Books

Forthcoming talks and lectures: Glasgow, Kalamazoo, Essex, Oxford and North Wales

The next few months are going to be a bit hectic! If you are attending any of the conferences or events below, don’t hesitate to come and say hello!

26-27 April – Keynote for GIFCon (Glasgow International Fantasy Conversations) 2018: ‘In the blood and in the landscape: escaping (into) the “Celtic” past in contemporary children’s fantasy’

10-13 May – paper for Tolkien sessions at the International Congress on Medieval Studies, Kalamazoo, Michigan: ‘“Queer” Border, “Hidden Kingdom”: Perceptions of Wales in J.R.R. Tolkien’s Work’

24 May – seminar for the Centre for Myth Studies (University of Essex), Myth Reading Group: ‘“The Battle of the Trees”: from medieval Welsh legend to modern fantasy’

5 June – panel discussion on “Mythopoeia: Myth-creation and Middle-earth” for the Bodleian Library’s “Tolkien: Maker of Middle-earth” exhibition, alongside Professor Dame Marina Warner, Professor Verlyn Flieger, and moderated by Professor Carolyne Larrington.

23 June – public lecture for the Story Museum and Royal Entomological Society exhibition “Insects Through the Looking Glass” titled: ‘Wings, Antennae, and Stings: Tolkien’s Creepy Crawlies’

20-22 July – course for Tŷ Newydd (the National Writing Centre of Wales) on ‘(Re)telling traditional narratives: myth, legend, fairy tale’, alongside Catherine Fisher

In-between the above, I will also be in Leeds on 1st July for the Tolkien Society Seminar, and then will remain in Leeds from the 2nd till the 5th of July for the Tolkien sessions I have organized for the International Medieval Congress.

Alan Garner’s The Owl Service has its 50th anniversary today!

One of the books I’ve worked with very closely during the last few years is Alan Garner’s The Owl Service. Garner’s creative re-use of the tale of Lleu, Blodeuwedd, and Gronw from the Welsh Mabinogion made it a prime candidate for inclusion in my recently published monograph, Celtic Myth in Contemporary Children’s Fantasy (Palgrave Macmillan, 2017). In Chapter 5, I explore the way in which Garner creatively reshaped and appropriated this Welsh legend, and I argue that he created a “prototype text” in which the supernatural erupts into the mundane and intrudes into family and/or romantic relationships of teenagers. Books such as Jenny Nimmo’s The Chestnut Soldier and Catherine Fisher’s Darkhenge has followed this tradition, using Welsh myth as a way of dealing with psychological traumas, internal anxieties, and the perennial problems that often concern teenagers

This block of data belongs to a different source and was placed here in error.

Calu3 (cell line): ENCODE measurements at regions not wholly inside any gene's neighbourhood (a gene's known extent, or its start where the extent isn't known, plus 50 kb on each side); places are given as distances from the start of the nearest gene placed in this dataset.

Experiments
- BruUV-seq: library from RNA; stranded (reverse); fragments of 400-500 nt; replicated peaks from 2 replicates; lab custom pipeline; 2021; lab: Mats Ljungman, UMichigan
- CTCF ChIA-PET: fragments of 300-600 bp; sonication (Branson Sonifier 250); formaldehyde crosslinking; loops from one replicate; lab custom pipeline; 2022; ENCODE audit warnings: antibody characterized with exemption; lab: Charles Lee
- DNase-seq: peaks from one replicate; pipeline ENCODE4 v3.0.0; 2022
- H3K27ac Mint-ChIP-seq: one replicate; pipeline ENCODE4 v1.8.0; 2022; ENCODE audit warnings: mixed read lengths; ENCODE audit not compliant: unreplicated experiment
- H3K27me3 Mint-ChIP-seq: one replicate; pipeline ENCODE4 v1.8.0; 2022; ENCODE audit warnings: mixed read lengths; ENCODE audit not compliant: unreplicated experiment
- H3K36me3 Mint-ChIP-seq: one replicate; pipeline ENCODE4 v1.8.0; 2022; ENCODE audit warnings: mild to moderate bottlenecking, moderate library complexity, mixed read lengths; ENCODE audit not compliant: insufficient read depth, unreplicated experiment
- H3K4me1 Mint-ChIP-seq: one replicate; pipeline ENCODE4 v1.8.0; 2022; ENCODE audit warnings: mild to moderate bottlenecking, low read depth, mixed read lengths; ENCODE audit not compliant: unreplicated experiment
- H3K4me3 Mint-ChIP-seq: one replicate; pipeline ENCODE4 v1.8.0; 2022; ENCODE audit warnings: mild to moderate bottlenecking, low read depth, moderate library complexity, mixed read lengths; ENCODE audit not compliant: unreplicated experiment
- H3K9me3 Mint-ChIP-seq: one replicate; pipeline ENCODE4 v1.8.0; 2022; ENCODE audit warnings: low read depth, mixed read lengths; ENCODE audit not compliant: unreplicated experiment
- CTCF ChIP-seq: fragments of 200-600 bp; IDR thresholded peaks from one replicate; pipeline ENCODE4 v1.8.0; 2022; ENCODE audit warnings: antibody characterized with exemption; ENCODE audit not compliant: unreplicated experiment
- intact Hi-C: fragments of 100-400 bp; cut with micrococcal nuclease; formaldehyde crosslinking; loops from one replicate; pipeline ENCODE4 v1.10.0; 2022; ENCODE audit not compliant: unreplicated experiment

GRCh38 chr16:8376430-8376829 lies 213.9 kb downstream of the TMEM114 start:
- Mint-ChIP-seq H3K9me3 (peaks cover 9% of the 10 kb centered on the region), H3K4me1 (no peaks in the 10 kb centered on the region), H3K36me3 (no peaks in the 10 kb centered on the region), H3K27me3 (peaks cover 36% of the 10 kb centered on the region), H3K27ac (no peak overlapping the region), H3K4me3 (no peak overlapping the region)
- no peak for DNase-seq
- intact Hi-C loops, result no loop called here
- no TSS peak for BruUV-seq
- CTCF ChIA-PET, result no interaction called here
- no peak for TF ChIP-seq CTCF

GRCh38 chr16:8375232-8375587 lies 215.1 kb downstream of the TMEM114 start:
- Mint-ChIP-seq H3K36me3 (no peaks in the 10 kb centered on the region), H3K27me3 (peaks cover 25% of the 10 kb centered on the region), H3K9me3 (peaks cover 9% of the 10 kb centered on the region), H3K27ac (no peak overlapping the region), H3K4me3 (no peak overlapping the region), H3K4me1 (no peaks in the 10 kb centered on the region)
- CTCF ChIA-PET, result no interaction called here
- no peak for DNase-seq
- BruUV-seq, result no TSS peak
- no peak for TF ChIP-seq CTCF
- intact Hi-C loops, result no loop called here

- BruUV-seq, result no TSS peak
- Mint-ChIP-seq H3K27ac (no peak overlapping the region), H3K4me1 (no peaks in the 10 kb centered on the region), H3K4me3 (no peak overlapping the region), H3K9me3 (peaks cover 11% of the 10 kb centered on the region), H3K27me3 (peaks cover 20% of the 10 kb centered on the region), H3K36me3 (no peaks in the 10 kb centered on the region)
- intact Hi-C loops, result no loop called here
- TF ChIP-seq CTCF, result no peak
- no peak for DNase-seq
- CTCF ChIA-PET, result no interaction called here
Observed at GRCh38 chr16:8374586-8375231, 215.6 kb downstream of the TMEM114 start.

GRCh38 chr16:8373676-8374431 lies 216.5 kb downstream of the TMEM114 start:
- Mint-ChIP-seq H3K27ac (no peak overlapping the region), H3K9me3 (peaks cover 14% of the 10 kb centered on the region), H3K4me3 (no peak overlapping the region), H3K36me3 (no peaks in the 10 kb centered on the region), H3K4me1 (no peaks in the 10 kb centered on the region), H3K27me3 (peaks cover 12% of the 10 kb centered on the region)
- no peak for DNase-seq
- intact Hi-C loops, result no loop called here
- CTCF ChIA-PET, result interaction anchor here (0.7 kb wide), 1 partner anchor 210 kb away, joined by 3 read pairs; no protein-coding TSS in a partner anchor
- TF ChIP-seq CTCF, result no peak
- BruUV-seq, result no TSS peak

(romance, sexuality, intergenerational and sibling conflict, etc.).

Having been published in 1967, I knew that the book was going to be 50-years-old at some point this year, so I got in touch with HarperCollins to find out the exact date. Thanks to their archivist, Dawn Sinclair, I now know that The Owl Service was published on 21st August 1967, so it celebrates its 50th anniversary today. Dawn very kindly tracked for me the relevant page in the Collins Complete Book Catalogue, Autumn 1967:

Photo courtesy of HarperCollins Publishers Archive

Photo courtesy of HarperCollins Publishers Archive

To mark the 50th anniversary of The Owl Service, I contributed this article to the Times Literary Supplement (TLS) online today: https://www.the-tls.co.uk/articles/public/alan-garner-owl-service-fifty/

I look forward to teaching the book again this year and to sharing its haunting qualities with my students.

George MacDonald and one of Tolkien’s most quotable lines

I’ve been re-reading many of the works of George MacDonald recently, in preparation for my keynote lecture at the George MacDonald’s Scotland conference at the University of Aberdeen next week (https://gmdscotland.wordpress.com/). My lecture is titled “George MacDonald and Celticity”, and – among other works – I’ve just finished re-reading Sir Gibbie, one of MacDonald’s “realistic” novels with a Scottish setting (and extensive use of Scotch in the dialogue).

Just as I was about to start wrapping up my notes, I was struck again by these few lines, towards the end of the novel:

The one secret of life and development, is not to devise and plan, but to fall in with the forces at work—to do every moment’s duty aright—that being the part in the process allotted to us;…

Well, this time round, I know what it was that made these lines stand out for me the first time I read them! They brought to mind this exchange:

‘I wish it need not have happened in my time,’ said Frodo.
‘So do I,’ said Gandalf, ‘and so do all who live to see such times. But that is not for them to decide. All we have to decide is what to do with the time that is given us.

Though I know the emphasis of each extract is rather different (and so is the context!) the argument seems to me ostensibly the same. And knowing that Tolkien (and C.S. Lewis) read George MacDonald, one of the two main “grandfathers” of modern fantasy literature (the other is William Morris) makes the link even stronger in my mind.

I’ll leave this small observation here for you to ponder!